BAGHDAD – The U.S. command said Wednesday the highest-ranking Iraqi in the leadership of Al Qaeda in Iraq has been arrested, adding that information from him indicates the group's foreign-based leadership wields considerable influence over the Iraqi chapter.
"Al-Mashhadani is believed to be the most senior Iraqi in the Al Qaeda in Iraq network," Bergner said. He said al-Mashhadani was a close associate of Abu Ayub al-Masri, the Egyptian-born head of Al Qaeda in Iraq.
Bergner said al-Mashhadani served as an intermediary between al-Masri and Usama bin Laden and Al Qaeda No. 2 Ayman al-Zawahiri.
"In fact, communication between the senior Al Qaeda leadership and al-Masri frequently went through al-Mashhadani," Bergner said. He added: "There is a clear connection between Al Qaeda in Iraq and Al Qaeda senior leadership outside Iraq."
The degree of control and supervision between bin Laden's inner circle and the Iraq branch has been the subject of debate, with some private analysts believing the foreign-based leadership plays a minor role in day to day operations.
Some have suggested that linking Al Qaeda in Iraq to bin Laden is simply an attempt to justify the Iraq war as an extension of the global conflict that began with the Sept. 11, 2001 attacks.
But the U.S. military has insisted that there are links between the local Al Qaeda group and the bin Laden clique and has released captured letters from time to time, suggesting the foreign-based leaders provide at least broad direction.
Pointing to the foreign influence in Al Qaeda also undermines support for the organization among nationalistically minded Iraqis, including some in insurgent groups that have broken with Al Qaeda.
Bergner said that al-Mashhadani and al-Masri "co-founded a virtual organization in cyberspace called the Islamic State of Iraq in 2006."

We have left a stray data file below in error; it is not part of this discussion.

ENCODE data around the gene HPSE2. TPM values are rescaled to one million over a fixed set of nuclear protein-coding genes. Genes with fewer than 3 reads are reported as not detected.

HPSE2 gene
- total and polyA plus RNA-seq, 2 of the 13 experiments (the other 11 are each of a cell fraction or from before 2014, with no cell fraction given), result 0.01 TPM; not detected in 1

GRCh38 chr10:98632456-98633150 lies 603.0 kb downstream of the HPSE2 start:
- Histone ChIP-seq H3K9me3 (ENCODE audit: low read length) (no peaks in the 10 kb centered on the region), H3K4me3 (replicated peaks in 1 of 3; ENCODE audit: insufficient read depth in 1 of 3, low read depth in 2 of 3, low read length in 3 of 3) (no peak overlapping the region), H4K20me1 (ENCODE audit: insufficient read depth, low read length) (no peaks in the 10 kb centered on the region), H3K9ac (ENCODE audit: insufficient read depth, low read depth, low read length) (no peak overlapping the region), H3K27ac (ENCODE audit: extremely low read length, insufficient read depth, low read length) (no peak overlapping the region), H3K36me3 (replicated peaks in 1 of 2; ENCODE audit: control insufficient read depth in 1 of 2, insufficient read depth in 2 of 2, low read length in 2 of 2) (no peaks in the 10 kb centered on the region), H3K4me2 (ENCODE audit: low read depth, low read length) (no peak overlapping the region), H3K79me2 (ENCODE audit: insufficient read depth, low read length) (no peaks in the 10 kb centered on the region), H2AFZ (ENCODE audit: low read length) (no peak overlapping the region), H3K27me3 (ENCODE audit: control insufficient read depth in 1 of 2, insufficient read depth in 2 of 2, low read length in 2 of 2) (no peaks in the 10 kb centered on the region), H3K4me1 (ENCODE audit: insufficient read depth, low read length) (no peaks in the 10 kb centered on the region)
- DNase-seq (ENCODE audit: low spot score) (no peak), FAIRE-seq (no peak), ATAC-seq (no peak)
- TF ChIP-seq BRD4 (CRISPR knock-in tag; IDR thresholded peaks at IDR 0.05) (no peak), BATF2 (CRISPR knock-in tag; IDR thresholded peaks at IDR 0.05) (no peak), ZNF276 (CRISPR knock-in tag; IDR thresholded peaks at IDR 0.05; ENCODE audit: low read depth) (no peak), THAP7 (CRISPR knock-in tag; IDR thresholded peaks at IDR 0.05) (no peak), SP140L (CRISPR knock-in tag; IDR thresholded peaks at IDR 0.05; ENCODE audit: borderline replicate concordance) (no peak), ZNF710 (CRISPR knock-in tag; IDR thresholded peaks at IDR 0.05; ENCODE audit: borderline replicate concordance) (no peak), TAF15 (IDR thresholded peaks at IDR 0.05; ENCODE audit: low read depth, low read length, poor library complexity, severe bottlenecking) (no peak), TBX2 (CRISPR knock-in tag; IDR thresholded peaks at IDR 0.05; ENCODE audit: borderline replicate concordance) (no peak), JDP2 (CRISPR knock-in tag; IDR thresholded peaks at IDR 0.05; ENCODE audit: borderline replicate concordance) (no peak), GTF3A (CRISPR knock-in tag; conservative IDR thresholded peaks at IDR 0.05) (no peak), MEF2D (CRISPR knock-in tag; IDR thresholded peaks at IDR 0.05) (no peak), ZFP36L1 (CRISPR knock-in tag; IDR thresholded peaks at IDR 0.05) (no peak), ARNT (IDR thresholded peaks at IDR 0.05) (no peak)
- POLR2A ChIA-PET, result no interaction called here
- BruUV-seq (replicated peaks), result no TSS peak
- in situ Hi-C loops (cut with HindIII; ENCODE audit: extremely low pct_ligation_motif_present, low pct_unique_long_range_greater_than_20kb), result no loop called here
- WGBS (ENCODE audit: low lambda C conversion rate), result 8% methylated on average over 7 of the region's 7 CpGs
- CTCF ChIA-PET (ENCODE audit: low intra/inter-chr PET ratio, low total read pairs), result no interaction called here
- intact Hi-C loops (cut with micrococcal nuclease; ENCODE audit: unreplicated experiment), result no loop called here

"The Islamic State of Iraq is the latest efforts by Al Qaeda to market itself and its goal of imposing a Taliban-like state on the Iraqi people," Bergner said.
In Web postings, the Islamic State of Iraq has identified its leader as Abu Omar al-Baghdadi, with al-Masri as minister of war. There are no known photos of al-Baghdadi.
Bergner said al-Mashhadani had told interrogators that al-Baghdadi is a "fictional role" created by al-Masri and that an actor is used for audio recordings of speeches posted on the Web.
"In his words, the Islamic State of Iraq is a front organization that masks the foreign influence and leadership within Al Qaeda in Iraq in an attempt to put an Iraqi face on the leadership of Al Qaeda in Iraq," Bergner said.
Bergner said al-Mashhadani had told interrogators that Al Qaeda leaders outside the country "continue to provide directions, they continue to provide a focus for operations, they continue to flow foreign fighters into Iraq."
He said al-Mashhadani was a leader of the militant Ansar al-Sunnah group before joining Al Qaeda in Iraq 2 1/2 years ago. Al-Mashhadani served as the Al Qaeda media chief for Baghdad and then was appointed the media chief for the whole country.
Al Qaeda in Iraq was proclaimed in 2004 by Jordanian-born Abu Musab al-Zarqawi, who led a group called Tawhid and Jihad, responsible for the beheading of several foreign hostages, whose final moments were captured on videotapes provided to Arab television stations.
Al-Zarqawi posted Web statements declaring his allegiance to bin Laden and began using the name of Al Qaeda in Iraq. Al-Zarqawi was killed in a U.S. airstrike in Diyala province in June 2006 and was replaced by al-Masri.